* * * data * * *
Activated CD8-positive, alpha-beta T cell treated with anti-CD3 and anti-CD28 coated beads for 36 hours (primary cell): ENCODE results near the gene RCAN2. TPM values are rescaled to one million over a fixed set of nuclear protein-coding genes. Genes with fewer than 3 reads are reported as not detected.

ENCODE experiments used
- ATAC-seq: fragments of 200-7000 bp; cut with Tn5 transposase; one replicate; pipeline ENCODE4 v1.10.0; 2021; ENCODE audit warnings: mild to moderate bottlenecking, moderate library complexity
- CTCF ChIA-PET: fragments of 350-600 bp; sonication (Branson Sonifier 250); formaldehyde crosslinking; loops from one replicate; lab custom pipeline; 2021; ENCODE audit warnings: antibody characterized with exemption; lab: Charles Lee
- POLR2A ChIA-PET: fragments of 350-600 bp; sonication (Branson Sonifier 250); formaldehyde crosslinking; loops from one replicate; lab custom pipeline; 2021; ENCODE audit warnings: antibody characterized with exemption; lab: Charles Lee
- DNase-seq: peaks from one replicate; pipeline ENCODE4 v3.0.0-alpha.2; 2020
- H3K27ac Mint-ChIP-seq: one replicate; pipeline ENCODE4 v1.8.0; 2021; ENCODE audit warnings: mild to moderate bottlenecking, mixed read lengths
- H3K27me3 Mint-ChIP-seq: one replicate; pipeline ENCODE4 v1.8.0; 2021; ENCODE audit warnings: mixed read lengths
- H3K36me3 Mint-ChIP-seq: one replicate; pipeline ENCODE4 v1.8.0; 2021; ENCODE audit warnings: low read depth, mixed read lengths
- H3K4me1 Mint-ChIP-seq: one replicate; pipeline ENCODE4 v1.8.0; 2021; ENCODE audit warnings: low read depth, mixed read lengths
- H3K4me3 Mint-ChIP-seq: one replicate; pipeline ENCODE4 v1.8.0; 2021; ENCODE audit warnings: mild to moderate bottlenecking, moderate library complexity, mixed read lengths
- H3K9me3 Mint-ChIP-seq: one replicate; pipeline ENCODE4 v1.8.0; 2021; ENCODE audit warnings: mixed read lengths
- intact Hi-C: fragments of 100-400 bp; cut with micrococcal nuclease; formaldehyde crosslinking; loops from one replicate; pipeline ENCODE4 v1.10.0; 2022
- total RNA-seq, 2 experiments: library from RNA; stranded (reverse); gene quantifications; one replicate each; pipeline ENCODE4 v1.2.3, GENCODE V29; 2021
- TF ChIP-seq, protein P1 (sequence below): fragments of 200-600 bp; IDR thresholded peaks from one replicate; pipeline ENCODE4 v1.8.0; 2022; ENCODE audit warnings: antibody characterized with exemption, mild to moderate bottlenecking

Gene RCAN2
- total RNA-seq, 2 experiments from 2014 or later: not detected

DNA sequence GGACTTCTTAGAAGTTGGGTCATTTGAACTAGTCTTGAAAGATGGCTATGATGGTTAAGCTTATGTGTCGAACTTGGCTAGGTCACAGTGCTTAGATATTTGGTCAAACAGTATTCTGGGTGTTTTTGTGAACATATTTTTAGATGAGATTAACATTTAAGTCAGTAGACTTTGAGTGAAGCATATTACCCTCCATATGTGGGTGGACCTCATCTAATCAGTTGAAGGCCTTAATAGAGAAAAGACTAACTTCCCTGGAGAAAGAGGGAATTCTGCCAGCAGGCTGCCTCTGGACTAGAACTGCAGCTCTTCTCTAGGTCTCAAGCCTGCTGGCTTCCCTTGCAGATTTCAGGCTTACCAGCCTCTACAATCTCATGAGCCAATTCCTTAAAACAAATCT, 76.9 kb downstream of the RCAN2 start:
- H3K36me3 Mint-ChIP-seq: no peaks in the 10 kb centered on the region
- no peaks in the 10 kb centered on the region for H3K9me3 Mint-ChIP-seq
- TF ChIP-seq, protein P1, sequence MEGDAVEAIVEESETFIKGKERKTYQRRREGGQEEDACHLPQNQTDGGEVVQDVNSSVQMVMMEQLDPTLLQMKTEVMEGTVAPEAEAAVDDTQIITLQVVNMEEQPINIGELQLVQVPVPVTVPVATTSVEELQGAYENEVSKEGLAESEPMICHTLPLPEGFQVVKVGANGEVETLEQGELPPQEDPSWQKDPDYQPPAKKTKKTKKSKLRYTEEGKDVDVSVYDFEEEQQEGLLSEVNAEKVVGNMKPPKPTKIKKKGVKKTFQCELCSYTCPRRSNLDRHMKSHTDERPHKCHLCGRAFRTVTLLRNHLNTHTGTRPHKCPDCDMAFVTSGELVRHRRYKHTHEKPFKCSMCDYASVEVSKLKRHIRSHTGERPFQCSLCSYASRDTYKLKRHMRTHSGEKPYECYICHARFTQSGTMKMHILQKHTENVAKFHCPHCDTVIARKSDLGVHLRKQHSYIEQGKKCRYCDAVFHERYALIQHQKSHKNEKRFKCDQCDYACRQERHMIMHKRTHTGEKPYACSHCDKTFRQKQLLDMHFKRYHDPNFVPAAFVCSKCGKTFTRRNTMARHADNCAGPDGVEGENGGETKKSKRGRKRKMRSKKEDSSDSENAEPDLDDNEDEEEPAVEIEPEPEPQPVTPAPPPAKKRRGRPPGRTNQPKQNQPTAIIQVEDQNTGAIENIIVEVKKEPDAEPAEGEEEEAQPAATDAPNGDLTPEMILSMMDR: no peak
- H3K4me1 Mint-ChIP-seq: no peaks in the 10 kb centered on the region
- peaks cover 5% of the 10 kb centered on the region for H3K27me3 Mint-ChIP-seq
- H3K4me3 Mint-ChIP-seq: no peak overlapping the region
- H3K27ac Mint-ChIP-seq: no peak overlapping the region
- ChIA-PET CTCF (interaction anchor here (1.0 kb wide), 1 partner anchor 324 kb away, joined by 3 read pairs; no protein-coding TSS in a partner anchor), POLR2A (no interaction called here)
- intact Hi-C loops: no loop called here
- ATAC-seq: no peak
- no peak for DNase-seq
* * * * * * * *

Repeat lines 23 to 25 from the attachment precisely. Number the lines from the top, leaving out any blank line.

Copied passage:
- peaks cover 5% of the 10 kb centered on the region for H3K27me3 Mint-ChIP-seq
- H3K4me3 Mint-ChIP-seq: no peak overlapping the region
- H3K27ac Mint-ChIP-seq: no peak overlapping the region